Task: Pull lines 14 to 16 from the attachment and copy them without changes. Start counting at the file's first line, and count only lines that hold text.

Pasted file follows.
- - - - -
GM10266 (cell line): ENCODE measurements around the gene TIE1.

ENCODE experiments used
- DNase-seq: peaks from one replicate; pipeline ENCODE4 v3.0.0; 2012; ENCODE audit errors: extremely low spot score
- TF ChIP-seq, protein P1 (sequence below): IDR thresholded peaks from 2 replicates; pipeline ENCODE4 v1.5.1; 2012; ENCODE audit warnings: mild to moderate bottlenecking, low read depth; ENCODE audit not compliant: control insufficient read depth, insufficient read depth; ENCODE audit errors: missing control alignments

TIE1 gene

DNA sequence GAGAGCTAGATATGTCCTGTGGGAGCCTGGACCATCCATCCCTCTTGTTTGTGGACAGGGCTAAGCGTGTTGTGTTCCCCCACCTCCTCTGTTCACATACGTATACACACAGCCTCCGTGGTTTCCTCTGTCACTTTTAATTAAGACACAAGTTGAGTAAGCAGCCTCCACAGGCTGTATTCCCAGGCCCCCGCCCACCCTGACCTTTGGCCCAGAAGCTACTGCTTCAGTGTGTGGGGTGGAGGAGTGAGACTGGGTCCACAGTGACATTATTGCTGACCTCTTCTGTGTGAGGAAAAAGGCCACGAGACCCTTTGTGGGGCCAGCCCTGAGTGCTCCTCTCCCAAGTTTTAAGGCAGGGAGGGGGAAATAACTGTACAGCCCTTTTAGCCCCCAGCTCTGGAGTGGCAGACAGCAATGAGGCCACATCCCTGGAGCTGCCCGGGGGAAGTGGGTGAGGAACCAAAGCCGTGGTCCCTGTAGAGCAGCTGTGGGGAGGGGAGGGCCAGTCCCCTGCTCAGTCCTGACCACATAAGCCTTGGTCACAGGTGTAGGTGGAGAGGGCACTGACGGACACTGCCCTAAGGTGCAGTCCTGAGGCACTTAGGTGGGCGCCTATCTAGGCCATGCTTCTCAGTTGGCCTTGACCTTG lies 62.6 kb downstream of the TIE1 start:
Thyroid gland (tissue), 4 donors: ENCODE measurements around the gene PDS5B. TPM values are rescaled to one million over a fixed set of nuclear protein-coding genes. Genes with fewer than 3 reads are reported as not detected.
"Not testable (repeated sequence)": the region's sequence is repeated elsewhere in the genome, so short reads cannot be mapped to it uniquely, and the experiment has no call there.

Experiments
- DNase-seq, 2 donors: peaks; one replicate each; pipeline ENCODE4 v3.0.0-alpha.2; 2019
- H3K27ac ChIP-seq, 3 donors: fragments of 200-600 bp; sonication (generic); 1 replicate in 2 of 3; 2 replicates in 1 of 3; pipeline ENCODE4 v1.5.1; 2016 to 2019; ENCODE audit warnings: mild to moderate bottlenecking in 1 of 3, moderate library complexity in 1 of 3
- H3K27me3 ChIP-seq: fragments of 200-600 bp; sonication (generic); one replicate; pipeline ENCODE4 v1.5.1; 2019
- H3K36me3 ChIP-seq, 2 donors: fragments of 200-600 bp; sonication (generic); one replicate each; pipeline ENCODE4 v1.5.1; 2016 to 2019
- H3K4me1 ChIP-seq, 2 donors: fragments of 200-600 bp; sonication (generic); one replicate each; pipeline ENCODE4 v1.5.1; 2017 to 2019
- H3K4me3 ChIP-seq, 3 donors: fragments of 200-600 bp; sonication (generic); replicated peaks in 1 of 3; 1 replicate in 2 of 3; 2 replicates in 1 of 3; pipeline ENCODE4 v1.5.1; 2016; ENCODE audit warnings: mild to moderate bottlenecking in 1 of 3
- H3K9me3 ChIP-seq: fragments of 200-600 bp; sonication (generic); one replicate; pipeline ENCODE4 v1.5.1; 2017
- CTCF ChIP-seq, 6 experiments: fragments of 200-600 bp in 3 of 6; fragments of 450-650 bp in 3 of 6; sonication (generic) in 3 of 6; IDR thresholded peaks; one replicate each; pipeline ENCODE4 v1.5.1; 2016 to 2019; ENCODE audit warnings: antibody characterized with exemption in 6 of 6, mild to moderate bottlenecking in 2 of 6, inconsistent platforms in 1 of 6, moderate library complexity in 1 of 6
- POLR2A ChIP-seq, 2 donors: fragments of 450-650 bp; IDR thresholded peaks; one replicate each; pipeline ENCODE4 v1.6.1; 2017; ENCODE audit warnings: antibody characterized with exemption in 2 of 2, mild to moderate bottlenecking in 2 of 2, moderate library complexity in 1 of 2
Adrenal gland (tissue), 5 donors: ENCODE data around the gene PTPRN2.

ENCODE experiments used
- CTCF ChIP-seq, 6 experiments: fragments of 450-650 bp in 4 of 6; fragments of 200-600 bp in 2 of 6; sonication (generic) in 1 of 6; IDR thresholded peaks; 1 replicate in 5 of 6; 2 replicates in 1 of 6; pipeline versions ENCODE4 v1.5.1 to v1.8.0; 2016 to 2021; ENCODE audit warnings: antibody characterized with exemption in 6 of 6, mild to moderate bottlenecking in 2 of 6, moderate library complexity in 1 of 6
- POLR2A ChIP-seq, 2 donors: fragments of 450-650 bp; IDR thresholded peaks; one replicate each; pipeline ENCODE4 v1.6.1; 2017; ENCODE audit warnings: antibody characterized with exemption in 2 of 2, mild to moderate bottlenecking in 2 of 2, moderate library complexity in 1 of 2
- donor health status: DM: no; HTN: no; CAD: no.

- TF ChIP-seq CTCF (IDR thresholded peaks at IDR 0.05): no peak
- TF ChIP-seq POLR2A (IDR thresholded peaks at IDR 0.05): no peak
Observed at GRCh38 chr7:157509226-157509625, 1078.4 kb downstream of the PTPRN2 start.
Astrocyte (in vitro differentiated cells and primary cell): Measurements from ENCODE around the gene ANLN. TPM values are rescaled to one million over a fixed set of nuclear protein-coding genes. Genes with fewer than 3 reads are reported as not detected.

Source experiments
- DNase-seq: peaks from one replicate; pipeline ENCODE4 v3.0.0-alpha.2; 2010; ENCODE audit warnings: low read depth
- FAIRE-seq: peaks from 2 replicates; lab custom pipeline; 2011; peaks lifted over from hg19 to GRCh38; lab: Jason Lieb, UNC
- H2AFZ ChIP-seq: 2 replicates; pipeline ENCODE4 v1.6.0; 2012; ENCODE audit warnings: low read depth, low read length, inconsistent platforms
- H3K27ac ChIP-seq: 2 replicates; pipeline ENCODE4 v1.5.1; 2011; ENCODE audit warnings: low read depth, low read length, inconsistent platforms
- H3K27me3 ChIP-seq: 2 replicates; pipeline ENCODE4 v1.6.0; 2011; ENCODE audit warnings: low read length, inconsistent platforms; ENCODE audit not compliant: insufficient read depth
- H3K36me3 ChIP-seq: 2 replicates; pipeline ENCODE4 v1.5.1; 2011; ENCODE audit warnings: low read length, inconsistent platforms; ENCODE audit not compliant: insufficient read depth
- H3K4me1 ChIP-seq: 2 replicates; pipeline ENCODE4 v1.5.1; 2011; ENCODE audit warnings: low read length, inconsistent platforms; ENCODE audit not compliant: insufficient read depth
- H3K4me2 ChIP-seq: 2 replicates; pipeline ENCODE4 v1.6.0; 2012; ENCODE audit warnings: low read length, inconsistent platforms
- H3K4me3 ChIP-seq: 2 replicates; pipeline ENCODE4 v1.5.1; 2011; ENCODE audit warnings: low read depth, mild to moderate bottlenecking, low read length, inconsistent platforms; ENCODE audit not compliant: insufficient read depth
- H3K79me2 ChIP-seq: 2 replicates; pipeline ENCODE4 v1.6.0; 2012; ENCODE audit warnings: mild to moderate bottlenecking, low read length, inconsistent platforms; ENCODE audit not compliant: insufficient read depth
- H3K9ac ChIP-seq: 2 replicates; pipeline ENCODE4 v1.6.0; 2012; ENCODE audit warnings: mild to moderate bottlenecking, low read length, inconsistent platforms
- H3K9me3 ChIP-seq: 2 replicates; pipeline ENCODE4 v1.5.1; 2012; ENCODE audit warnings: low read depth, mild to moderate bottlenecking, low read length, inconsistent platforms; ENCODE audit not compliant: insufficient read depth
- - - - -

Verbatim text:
- H3K4me1 ChIP-seq, 2 donors: fragments of 200-600 bp; sonication (generic); one replicate each; pipeline ENCODE4 v1.5.1; 2017 to 2019
- H3K4me3 ChIP-seq, 3 donors: fragments of 200-600 bp; sonication (generic); replicated peaks in 1 of 3; 1 replicate in 2 of 3; 2 replicates in 1 of 3; pipeline ENCODE4 v1.5.1; 2016; ENCODE audit warnings: mild to moderate bottlenecking in 1 of 3
- H3K9me3 ChIP-seq: fragments of 200-600 bp; sonication (generic); one replicate; pipeline ENCODE4 v1.5.1; 2017